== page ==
Further reading:

What Does Cypress Mean for the Future?

There are a few big takeaways.

  1. JavaScript is taking over the world. It was the most popular language on GitHub in 2017. JavaScript-only stacks like MEAN and MERN are increasingly popular. The demand for a complete JavaScript-only test framework like Cypress is further evidence.
  2. “Bundled” test frameworks are becoming popular. Historically, a test framework simply provided test structure, basic fixtures, and maybe an assertion library (like JUnit). Then, extra test packages became popular (like Selenium WebDriver, REST APIs, mocking, logging, etc.). Now, new frameworks like Cypress and Protractor aim to provide pre-canned recipes of all these pieces to simplify the setup.
  3. Many new test frameworks will likely be developer-centric. There is a trend in the software industry (especially with Agile) of eliminating traditional tester roles and putting testing work onto developers. The role of the “Software Engineer in Test” – a developer who builds test systems – is also on the rise. Test automation tools and frameworks will need to provide good developer experience (DX) to survive. Cypress is poised to ride that wave.
  4. WebDriver is not perfect. Cypress was developed in large part to address WebDriver’s shortcomings, namely the slowness, difficulty, and unreliability (though unreliability is often a result of poor implementation). Many developers don’t like to use Selenium WebDriver, and so there will be a constant itch to make something better. Cypress isn’t there yet, but it might get there one day.

Clicking Web Elements with Selenium WebDriver

Selenium WebDriver is the most popular open source package for Web UI test automation. It allows tests to interact directly with a web page in a live browser. However, using Selenium WebDriver can be very frustrating because basic interactions often lack robustness, causing intermittent errors for tests.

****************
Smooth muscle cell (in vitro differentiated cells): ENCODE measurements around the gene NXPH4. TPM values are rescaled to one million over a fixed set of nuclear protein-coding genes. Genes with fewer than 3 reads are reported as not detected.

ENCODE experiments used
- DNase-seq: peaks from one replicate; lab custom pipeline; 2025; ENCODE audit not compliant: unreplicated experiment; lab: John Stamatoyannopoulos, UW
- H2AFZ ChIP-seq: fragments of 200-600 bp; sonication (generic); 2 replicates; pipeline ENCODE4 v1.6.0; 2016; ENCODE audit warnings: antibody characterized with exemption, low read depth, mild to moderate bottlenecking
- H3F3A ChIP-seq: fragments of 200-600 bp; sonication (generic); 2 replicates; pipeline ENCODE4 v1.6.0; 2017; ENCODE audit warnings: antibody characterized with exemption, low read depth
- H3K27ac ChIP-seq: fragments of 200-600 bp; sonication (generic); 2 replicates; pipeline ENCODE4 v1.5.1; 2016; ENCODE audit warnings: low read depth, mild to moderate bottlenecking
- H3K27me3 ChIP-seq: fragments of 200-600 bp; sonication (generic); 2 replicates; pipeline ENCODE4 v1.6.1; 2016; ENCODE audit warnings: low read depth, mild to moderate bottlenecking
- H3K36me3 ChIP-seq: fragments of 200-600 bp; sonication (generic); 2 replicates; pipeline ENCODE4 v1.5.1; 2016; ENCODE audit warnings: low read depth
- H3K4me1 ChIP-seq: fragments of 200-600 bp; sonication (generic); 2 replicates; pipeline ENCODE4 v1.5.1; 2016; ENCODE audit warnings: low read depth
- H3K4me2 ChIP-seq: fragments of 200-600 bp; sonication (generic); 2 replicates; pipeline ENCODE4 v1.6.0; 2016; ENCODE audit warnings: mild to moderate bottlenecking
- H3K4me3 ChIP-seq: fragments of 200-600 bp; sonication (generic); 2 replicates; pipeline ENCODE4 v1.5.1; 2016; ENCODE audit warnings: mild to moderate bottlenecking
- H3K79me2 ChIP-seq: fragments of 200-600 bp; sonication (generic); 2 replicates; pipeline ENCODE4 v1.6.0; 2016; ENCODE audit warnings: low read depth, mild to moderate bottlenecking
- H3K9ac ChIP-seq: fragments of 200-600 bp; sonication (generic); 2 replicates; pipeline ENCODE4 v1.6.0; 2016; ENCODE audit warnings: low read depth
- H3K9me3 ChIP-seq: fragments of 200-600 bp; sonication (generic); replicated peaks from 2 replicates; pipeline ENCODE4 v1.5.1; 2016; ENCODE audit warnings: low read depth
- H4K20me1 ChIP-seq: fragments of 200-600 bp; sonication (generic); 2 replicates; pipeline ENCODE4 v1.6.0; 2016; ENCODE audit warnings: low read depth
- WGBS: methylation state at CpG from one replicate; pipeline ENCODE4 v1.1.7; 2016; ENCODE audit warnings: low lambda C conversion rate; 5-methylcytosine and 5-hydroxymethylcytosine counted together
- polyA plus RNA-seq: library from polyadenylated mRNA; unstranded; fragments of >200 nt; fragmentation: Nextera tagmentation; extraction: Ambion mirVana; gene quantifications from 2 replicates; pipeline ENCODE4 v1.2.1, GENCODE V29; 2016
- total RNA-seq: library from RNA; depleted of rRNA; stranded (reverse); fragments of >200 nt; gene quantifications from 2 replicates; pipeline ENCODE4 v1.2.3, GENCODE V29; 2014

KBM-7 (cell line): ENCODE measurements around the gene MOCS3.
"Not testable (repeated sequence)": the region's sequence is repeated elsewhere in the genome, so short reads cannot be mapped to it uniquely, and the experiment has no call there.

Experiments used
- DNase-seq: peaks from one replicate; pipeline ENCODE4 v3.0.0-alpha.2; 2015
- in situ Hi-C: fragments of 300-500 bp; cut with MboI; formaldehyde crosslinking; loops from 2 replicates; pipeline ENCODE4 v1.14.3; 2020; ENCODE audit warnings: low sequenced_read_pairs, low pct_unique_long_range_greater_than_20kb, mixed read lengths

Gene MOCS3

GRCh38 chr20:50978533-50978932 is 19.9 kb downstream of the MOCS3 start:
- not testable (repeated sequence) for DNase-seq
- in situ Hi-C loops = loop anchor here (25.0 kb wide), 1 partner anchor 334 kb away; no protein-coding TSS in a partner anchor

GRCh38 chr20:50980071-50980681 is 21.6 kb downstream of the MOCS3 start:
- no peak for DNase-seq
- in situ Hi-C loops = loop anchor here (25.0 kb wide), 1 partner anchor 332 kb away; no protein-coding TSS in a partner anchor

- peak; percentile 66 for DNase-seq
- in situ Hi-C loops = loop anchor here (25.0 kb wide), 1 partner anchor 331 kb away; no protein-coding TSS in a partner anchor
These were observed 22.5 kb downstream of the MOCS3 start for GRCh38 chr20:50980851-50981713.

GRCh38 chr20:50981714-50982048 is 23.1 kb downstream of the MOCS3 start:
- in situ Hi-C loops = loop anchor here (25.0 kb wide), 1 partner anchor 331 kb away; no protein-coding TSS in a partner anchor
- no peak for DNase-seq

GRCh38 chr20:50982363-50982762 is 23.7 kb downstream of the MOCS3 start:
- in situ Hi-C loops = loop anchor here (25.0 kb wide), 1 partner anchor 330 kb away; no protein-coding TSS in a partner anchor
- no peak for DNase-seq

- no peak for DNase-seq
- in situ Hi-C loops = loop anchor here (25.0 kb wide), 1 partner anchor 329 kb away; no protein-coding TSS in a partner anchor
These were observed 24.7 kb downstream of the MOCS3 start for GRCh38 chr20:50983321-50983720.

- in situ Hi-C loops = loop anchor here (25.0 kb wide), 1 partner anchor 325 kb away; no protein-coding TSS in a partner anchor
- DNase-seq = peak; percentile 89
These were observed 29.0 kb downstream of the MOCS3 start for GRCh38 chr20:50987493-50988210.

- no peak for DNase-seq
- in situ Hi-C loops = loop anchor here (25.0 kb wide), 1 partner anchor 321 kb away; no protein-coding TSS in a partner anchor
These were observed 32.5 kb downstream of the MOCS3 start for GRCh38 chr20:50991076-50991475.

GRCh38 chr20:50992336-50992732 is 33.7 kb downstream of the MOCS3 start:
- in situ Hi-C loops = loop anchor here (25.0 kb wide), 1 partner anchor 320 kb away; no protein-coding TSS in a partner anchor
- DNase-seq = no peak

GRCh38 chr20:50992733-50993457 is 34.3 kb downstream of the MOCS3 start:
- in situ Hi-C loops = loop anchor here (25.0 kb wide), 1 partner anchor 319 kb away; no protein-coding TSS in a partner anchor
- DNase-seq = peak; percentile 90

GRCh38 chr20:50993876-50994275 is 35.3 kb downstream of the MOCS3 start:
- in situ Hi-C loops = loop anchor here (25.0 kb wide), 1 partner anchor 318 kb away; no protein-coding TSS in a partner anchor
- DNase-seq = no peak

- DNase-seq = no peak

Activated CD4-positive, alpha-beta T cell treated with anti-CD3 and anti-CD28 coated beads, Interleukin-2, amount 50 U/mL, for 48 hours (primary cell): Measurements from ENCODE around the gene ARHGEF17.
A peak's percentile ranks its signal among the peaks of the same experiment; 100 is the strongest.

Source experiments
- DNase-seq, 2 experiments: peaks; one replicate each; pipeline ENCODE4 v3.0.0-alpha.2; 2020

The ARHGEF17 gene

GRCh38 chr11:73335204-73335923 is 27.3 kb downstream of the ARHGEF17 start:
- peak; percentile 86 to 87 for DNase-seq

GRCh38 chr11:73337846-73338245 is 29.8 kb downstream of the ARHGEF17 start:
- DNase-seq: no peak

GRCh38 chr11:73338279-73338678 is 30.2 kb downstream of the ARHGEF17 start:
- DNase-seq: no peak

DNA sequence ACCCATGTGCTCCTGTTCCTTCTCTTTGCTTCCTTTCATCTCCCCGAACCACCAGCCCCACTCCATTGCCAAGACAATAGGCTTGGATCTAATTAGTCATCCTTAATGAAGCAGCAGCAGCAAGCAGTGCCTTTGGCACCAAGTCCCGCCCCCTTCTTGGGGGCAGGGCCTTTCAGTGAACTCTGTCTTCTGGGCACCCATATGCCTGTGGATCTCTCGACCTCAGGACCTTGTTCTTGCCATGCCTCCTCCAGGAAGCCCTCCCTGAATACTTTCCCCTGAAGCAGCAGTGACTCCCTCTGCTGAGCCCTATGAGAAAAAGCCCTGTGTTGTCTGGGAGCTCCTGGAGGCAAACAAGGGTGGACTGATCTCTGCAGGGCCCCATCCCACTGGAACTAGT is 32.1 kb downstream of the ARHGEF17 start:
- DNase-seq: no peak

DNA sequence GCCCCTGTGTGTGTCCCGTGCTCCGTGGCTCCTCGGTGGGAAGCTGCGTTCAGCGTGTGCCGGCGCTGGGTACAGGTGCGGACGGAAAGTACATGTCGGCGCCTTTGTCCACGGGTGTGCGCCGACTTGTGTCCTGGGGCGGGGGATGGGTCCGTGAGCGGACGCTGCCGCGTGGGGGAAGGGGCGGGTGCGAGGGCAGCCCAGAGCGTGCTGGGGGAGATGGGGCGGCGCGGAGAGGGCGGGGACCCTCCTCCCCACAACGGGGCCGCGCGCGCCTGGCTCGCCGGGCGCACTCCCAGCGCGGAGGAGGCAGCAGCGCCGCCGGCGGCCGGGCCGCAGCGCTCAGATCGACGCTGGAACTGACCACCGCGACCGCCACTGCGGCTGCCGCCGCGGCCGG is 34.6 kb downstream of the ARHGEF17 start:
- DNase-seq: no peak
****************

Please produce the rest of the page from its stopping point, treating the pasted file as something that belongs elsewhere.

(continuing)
The Basics

One such vulnerable interaction is clicking elements on a page. Clicking is probably the most common interaction for tests. In C#, a basic click would look like this:

webDriver.FindElement(By.Id("my-id")).Click();

This is the easy and standard way to click elements using Selenium WebDriver. However, it will work only if the targeted element exists and is visible on the page. Otherwise, the WebDriver will throw exceptions. This is when programmers pull their hair out.

Waiting for Existence

To avoid race conditions, interactions should not happen until the target element exists on the page. Even split-second loading times can break automation. The best practice is to use explicit waits before interactions with a reasonable timeout value, like this:

const int timeoutSeconds = 15;
var ts = new TimeSpan(0, 0, timeoutSeconds);
var wait = new WebDriverWait(webDriver, ts);

wait.Until((driver) => driver.FindElements(By.Id("my-id")).Count > 0);
webDriver.FindElement(By.Id("my-id")).Click();

Other Preconditions

Sometimes, Web elements won’t appear without first triggering something else. Even if the element exists on the page, the WebDriver cannot click it until it is made visible. Always look for the proper way to make that element available for clicking. Click on any parent panels or expanders first. Scroll if necessary. Make sure the state of the system should permit the element to be clickable.

If the element is scrolled out of view, move to the element before clicking it:

new Actions(webDriver)
    .MoveToElement(webDriver.FindElement(By.Id("my-id")))
    .Click()
    .Perform();

Last Ditch Efforts

Nevertheless, there are times when clickable elements just don’t cooperate. They just can’t seem to be made visible. When all else fails, drop directly into JavaScript:

((IJavaScriptExecutor)webDriver).ExecuteScript(
    "arguments[0].click();",
    webDriver.FindElement(By.Id("my-id")));

Do this only when absolutely necessary. It is a best practice to use Selenium WebDriver methods because they make automated interaction behave more like a real user than raw JavaScript calls. Make sure to give good reasons in code comments whenever doing this, too.

Final Advice

This article was written specifically for clicks, but its advice can be applied to other sorts of interactions, too. Just be smart about waits and preconditions.

Note: Code examples on this page are written in C#, but calls are similar for other languages supported by Selenium WebDriver.